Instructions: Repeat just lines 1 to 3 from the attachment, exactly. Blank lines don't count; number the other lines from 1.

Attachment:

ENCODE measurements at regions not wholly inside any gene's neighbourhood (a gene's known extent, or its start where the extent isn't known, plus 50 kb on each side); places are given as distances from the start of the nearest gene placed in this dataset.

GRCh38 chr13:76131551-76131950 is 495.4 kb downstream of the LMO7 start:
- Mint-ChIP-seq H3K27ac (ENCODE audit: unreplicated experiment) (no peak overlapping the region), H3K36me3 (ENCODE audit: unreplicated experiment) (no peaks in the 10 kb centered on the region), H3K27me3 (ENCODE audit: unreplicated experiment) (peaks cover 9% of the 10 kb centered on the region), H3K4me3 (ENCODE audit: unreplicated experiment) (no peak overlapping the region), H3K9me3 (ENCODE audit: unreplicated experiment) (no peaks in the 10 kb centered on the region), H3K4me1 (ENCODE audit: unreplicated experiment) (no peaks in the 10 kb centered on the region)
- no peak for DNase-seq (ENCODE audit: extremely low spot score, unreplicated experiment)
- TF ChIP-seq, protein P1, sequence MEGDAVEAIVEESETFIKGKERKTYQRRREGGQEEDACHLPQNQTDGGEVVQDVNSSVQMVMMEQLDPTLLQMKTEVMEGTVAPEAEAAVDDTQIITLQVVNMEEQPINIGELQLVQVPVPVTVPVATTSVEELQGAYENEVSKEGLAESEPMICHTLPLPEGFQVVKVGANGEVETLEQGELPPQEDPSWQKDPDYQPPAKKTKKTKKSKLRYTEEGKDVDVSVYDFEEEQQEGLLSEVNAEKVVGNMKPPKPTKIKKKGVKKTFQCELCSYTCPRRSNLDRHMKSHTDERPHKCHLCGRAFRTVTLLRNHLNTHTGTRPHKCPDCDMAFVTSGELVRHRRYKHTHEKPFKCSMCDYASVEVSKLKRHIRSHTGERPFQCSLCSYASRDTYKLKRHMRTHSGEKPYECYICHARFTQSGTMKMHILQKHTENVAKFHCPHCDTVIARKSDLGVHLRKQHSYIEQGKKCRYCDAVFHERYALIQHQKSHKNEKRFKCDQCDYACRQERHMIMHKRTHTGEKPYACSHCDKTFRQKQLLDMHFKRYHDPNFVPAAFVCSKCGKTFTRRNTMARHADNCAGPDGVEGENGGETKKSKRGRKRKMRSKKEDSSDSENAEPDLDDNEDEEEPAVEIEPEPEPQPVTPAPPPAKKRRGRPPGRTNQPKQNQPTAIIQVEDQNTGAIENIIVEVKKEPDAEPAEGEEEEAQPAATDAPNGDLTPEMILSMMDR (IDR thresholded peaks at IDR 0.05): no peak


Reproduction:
ENCODE measurements at regions not wholly inside any gene's neighbourhood (a gene's known extent, or its start where the extent isn't known, plus 50 kb on each side); places are given as distances from the start of the nearest gene placed in this dataset.

GRCh38 chr13:76131551-76131950 is 495.4 kb downstream of the LMO7 start:
- Mint-ChIP-seq H3K27ac (ENCODE audit: unreplicated experiment) (no peak overlapping the region), H3K36me3 (ENCODE audit: unreplicated experiment) (no peaks in the 10 kb centered on the region), H3K27me3 (ENCODE audit: unreplicated experiment) (peaks cover 9% of the 10 kb centered on the region), H3K4me3 (ENCODE audit: unreplicated experiment) (no peak overlapping the region), H3K9me3 (ENCODE audit: unreplicated experiment) (no peaks in the 10 kb centered on the region), H3K4me1 (ENCODE audit: unreplicated experiment) (no peaks in the 10 kb centered on the region)